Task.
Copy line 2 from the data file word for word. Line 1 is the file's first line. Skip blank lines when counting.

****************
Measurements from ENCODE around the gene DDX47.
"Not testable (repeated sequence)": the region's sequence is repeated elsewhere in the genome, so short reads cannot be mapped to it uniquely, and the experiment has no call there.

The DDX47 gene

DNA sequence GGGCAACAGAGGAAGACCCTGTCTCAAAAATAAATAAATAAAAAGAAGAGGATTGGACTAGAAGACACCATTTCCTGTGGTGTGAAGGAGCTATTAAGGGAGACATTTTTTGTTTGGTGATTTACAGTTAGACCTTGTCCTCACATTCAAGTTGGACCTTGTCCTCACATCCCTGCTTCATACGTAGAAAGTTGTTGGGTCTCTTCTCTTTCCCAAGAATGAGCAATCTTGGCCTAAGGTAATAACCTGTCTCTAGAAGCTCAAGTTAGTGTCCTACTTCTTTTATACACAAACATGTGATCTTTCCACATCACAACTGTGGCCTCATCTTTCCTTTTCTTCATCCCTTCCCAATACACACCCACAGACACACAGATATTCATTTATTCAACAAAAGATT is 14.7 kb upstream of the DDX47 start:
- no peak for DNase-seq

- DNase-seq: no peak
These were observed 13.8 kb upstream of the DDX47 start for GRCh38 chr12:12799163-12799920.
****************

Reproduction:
"Not testable (repeated sequence)": the region's sequence is repeated elsewhere in the genome, so short reads cannot be mapped to it uniquely, and the experiment has no call there.